Our walking pilgrimage to Walsingham has been inspired my the many other traditional walking pilgrimages. But while we are still only finding our way, in our third year, I dare say that our food already surpasses most of the others.
Something else which was noteworthy is that we were able to have Mass at the beginning of the day on the first two days, i.e. before breakfast. I understand that Mass used to be held on the Chartres Pilgrimage before leaving the camp, on the second day, but the numbers of pilgrims involved made it impractical to serve breakfast after Mass before marshaling everyone to leave.
On Friday and Saturday we had Missa Cantata, on Sunday, in Walsingham, we had Solemn Mass. All were accompanied with chant, with a schola composed of pilgrims, and led by Matthew Schellhorn. We did pretty well, and as the pilgrimage continued Matthew added the use of drones to psalm verses, a very interesting, even exotic, effect.
That's Tony Pead with his back to the camera above. As I've noted before, the Christus Rex pilgrimage in Australia, which he is involved with, was another important inspiration, and he came all the way to England to take part in the LMS Walsingham Pilgrimage.
Every time I visit Ely Cathedral, as we do to say prayers for the healing of schism and the conversion of heretics on the first morning, I find more to depress me about the destruction wreaked on the place by Protestantism. This is a small carving of the judgement of a soul, in what was the Cathedral's Chapter House. The scene is a conventional one so it is not difficult to see, even in its ruined state, what is going on. The chap with wings on the left is St Michael. The person in the middle would have been Our Lady, interceding for the poor sinner. The person on the right, near the front, is the soul being weighed in some scales; you can see the other scale, with a box in it representing the soul's good deeds. There is one face in this scene which has not been defaced: that of the devil, at the bottom, doing his best to drag the soul down to hell.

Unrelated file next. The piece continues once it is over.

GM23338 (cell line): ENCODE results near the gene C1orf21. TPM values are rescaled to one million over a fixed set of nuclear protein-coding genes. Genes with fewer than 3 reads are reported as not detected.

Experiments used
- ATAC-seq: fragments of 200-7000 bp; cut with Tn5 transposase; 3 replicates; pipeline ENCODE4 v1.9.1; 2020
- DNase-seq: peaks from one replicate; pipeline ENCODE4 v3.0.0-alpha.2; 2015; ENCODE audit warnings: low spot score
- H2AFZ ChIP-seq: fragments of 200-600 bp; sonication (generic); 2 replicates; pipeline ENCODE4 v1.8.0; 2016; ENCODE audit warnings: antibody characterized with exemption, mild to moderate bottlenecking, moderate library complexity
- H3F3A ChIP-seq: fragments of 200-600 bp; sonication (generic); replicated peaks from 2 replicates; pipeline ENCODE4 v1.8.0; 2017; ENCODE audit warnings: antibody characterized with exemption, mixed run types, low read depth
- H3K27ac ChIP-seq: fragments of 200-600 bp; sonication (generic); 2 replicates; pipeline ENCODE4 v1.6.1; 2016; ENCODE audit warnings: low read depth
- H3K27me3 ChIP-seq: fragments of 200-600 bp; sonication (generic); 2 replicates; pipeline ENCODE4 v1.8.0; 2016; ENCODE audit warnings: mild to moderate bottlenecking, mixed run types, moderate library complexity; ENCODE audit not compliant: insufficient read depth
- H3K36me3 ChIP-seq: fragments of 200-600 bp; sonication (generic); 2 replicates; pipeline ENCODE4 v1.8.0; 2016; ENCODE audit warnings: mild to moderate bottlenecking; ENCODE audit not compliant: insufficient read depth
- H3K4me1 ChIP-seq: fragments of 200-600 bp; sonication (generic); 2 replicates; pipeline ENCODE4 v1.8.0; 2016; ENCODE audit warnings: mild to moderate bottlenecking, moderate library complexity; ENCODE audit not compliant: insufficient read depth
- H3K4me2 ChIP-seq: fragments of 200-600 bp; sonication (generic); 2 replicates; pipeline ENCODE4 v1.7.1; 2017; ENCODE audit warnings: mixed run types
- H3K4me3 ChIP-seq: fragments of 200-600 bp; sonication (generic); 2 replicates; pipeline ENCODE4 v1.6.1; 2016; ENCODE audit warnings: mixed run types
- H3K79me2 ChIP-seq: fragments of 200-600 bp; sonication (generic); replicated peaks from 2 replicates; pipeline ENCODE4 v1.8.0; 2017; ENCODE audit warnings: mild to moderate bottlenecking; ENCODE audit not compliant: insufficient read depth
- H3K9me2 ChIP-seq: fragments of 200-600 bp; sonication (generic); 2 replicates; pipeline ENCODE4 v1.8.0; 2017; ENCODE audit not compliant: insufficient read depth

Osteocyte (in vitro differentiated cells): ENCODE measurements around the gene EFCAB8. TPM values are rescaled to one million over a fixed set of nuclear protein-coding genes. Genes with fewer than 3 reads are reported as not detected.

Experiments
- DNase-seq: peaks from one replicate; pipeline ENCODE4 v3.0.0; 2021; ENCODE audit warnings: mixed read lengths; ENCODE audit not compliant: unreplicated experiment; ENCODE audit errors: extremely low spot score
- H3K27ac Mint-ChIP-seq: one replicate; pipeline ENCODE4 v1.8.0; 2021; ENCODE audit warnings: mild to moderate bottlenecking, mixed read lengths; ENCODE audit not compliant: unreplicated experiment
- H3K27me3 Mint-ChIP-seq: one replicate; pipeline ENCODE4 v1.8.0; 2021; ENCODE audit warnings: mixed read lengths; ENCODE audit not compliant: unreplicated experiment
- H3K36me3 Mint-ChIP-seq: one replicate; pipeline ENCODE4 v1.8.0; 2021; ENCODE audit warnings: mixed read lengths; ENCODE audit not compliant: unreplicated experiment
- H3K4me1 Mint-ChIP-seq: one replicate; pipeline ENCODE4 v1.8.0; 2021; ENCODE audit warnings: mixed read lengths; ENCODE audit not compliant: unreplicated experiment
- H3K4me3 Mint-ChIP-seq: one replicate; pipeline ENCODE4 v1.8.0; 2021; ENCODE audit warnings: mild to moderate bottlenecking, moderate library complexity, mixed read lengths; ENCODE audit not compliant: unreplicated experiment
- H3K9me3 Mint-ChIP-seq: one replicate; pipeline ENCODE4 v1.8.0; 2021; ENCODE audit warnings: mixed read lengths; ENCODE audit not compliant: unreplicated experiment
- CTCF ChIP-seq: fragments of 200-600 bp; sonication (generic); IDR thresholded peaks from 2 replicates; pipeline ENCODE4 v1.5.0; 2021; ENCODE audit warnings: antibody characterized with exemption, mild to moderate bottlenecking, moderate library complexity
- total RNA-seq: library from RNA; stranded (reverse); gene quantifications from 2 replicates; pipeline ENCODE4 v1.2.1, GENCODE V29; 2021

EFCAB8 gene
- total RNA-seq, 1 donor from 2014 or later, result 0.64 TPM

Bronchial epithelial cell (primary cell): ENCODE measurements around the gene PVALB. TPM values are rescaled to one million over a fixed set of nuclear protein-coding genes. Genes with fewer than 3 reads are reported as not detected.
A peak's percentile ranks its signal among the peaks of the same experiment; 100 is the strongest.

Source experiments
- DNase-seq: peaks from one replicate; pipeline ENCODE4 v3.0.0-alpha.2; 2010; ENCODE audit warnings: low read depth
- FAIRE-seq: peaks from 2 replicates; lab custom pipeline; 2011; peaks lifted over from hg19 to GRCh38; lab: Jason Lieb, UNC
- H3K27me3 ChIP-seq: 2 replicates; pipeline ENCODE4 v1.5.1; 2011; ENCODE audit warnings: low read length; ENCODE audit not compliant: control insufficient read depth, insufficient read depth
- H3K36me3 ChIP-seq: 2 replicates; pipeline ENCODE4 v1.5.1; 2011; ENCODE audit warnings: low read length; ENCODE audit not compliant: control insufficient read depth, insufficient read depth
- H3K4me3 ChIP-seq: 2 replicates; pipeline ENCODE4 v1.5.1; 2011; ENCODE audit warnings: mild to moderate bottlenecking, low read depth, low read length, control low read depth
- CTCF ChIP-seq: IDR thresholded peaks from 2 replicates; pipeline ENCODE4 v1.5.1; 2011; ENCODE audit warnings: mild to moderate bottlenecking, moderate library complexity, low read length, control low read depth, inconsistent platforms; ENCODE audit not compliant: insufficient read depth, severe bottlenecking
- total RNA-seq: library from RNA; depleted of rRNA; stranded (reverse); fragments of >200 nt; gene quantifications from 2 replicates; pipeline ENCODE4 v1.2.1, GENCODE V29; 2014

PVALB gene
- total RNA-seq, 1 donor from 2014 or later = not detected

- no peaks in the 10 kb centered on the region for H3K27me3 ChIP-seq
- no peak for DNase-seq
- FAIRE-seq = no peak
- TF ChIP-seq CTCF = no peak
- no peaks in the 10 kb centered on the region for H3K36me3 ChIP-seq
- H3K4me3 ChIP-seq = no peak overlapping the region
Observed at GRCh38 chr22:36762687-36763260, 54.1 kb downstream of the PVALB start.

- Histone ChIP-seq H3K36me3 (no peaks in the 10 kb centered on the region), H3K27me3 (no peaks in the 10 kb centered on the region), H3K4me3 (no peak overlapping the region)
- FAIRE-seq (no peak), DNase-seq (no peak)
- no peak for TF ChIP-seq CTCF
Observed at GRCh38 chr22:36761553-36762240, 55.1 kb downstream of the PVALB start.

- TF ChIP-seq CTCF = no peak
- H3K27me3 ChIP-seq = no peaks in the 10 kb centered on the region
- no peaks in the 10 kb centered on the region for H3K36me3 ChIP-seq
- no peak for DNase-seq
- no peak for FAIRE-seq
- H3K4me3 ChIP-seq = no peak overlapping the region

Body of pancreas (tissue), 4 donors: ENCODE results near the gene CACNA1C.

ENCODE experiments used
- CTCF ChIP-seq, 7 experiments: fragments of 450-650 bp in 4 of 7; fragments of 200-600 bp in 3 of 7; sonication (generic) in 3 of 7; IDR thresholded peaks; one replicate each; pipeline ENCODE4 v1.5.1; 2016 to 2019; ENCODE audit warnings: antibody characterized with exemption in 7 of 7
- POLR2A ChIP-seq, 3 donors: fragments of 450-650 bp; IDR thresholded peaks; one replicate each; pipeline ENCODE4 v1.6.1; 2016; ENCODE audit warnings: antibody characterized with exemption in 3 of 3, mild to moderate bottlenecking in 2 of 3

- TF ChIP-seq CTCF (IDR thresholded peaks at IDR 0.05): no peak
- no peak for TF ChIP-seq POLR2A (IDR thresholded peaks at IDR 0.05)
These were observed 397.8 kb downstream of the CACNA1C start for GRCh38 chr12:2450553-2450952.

Christian dreadeth Christ that hath a newer face of doom,
And Christian hateth Mary that God kissed in Gallilee...
As always our Mass in Oxburgh Hall's private chapel is one of the highlights of the Pilgrimage. The house, a fantastic moated and crenelated manor house, preserved the Faith through all the ages of persecution, and when it became possible the Bedingfeld family built a chapel for the more worthy celebration of Mass. The Reredos is a late Medieval one from the Continent. The Bedingfelds are very hospitable and we had breakfast there as well.
We visited the priest-hole they have, hidden under a loo, and marched off on the second day's walk.
Comes up along a winding road the noise of the crusade...
Fr Bede has a number of good posts on the pilgrimage, done on the go: here and here, here and here, or just go to his blog and scroll down.
To be continued.
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